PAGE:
The Dangers of Blue-Green Algae and Dogs

Pet Care & Safety
River-infested-with-blue-green-algae

It’s a hot summer day, your dog is bouncing around the house with energy, so you think, “why not go to the beach?” This has been a popular mentality across the nation as summer temperatures rise. According to Embrace’s survey of pet owners, nearly 50% of dogs like to swim and 46% of dog owners have taken their pups to the beach. What many pet owners don’t know is the lurking danger of fast-growing blue-green algae blooms.

What is blue-green algae?

Blue-green algae is a type of cyanobacteria. While algae naturally grows in rivers, lakes, and ponds, an increase is hot weather can encourage “blooms,” or excess growth of algae. Blue-green algae thrives in hot, dry conditions in bodies of water that have been stagnant for long periods. There is an uptick of blooms come late summer and into early fall due to the excessive rain fall and sporadic temperatures.

While blue-green algae can cause illness in humans, it is extremely toxic to animals.

Why is blue-green algae toxic?

The algae blooms secrete a neurotoxin that can damage an animal’s nervous system and liver. The CDC has recommended keeping out of the water until these conditions pass. Dogs who ingest water contaminated with blue-green algae will be immediately affected.

Keeping your pet completely out of the water is the best option as many dogs lick their coats post-swim which can lead to toxicity. The toxic properties of the algae are fast-acting. Various pet owners have reported their animals becoming sick within an hour of leaving the water. Many dogs who had been exposed to the blue-green algae became very ill and later died.

What are the symptoms of blue-green algae exposure?

The symptoms are fast-appearing and should not be taken lightly. You should seek immediate medical attention if your animal begins displaying any of the following:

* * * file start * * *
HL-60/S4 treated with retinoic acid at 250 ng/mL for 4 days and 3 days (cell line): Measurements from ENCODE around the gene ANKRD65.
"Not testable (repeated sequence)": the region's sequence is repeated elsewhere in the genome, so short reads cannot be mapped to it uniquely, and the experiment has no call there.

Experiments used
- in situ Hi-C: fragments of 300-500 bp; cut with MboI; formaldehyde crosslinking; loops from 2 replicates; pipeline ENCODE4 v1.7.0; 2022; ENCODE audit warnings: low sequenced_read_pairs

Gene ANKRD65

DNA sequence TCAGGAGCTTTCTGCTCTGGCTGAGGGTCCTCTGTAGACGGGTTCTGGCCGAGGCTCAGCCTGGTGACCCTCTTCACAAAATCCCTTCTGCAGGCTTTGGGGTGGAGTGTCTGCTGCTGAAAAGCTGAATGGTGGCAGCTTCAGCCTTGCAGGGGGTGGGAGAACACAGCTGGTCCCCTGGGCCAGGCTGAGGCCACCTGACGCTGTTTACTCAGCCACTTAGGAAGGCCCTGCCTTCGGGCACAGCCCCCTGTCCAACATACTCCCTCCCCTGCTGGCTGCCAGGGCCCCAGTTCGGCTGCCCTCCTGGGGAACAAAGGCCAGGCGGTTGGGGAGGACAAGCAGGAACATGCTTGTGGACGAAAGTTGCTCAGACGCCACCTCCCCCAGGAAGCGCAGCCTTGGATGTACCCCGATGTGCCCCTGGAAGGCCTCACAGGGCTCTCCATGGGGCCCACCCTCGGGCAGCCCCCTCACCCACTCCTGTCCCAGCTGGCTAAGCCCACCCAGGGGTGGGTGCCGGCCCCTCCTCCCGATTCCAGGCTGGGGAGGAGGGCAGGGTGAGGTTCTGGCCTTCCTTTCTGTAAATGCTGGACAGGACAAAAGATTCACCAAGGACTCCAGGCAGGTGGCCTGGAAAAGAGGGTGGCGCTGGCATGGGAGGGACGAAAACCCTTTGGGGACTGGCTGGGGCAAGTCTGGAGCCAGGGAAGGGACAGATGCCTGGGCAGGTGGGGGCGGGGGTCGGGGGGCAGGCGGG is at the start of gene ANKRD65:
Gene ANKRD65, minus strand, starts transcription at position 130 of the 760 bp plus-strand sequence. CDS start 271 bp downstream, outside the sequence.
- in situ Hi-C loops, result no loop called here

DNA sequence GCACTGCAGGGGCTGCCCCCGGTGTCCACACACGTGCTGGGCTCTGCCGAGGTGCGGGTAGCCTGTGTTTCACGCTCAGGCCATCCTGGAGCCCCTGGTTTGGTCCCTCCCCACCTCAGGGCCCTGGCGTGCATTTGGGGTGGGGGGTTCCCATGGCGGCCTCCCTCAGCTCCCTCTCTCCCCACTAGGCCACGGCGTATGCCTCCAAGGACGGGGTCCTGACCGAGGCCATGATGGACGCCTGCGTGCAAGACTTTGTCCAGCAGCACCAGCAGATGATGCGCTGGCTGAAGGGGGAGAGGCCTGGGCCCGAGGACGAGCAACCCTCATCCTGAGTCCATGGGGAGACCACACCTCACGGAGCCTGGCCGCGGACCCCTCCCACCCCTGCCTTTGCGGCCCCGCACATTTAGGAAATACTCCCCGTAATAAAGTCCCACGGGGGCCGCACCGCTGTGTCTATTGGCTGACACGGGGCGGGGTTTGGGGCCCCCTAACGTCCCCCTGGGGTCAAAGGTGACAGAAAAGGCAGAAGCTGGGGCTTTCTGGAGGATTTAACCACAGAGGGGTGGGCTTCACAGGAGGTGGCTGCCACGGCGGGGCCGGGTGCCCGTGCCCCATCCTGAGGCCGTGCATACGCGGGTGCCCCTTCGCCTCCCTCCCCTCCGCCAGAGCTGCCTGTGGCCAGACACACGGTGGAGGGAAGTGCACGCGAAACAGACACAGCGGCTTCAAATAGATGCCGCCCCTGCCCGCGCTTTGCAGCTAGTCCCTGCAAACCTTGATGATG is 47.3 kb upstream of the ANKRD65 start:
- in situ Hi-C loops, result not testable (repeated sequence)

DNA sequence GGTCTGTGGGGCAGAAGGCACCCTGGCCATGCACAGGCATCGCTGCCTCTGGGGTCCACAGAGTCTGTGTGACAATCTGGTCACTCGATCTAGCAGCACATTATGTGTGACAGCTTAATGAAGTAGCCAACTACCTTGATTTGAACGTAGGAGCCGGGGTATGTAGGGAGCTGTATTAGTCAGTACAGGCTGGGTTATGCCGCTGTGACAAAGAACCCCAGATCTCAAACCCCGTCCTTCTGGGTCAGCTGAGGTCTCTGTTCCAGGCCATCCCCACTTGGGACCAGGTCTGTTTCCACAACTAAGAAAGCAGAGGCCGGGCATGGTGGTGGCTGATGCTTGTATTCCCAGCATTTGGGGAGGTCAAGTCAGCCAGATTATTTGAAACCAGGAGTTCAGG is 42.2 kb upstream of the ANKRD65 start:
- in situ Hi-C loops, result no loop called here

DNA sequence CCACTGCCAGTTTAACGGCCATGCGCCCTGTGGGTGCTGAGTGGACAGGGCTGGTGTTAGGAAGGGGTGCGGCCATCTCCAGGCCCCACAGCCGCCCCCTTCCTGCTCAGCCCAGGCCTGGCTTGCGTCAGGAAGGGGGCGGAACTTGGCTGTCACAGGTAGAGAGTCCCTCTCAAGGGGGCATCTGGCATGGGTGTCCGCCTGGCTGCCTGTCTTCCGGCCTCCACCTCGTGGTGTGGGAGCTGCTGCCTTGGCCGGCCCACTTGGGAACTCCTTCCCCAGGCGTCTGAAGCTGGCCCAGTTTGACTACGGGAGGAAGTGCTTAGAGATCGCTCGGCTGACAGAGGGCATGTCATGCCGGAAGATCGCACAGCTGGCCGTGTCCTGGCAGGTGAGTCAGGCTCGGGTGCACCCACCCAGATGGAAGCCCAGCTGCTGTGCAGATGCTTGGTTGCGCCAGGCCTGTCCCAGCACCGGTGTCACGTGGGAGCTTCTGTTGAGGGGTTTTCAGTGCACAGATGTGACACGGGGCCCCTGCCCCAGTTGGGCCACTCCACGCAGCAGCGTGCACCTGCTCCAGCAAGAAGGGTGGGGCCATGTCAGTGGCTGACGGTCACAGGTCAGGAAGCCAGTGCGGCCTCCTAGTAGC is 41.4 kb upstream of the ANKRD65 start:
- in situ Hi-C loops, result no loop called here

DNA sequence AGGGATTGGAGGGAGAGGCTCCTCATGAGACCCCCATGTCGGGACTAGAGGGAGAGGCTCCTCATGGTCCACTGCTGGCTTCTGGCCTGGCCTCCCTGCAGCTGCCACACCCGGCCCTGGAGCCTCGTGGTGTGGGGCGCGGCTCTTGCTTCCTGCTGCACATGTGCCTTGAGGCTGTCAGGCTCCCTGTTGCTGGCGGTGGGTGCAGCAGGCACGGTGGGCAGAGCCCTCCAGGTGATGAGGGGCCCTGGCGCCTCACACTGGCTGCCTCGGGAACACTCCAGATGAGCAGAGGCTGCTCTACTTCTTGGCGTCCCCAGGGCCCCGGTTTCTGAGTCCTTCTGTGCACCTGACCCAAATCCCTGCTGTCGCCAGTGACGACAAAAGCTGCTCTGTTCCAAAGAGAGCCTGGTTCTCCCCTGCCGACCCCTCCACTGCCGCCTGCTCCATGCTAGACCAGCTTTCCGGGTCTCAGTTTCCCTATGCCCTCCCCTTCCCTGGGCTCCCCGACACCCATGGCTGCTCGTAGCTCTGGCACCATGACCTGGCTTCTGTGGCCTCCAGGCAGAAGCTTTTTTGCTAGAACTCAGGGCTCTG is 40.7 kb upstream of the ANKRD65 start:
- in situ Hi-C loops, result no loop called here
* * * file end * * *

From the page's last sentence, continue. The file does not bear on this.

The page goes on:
• Seizure or collapse

  • Vomiting

  • Disorientation

  • Excessive drooling

  • Difficulty breathing

  • Diarrhea

  • Loss of bodily movement

While the toxins are more often fatal in animals, humans can experience rashes, nausea, stomach pains, and fever if exposed to the algae.

How You Can Prevent Exposure

In order to prevent illness from blue-green algae exposure, Embrace recommends you keep your animals away from bodies of water during peak algae bloom months (late summer into early fall).

If you have any bodies of water that are accessible to your pets, confirm that they are not infested with blue-green algae. If algae blooms are present, limit access. Additionally, keep fresh water outside for any outdoor pets to eliminate any threat of ingesting contaminated water from a nearby pond.

Finally, if you have found yourself in a lake or pond recently, give your pet a nice, soapy bath to ensure their coat is clean. Keep a close eye on your animal for any signs of toxicity. If your pet begins to show symptoms, get them to a veterinary hospital immediately.

If limited beach access is putting a damper to your summer plans, check out Embrace’s summer bucket list for more paw-tastic, and safe, activity options.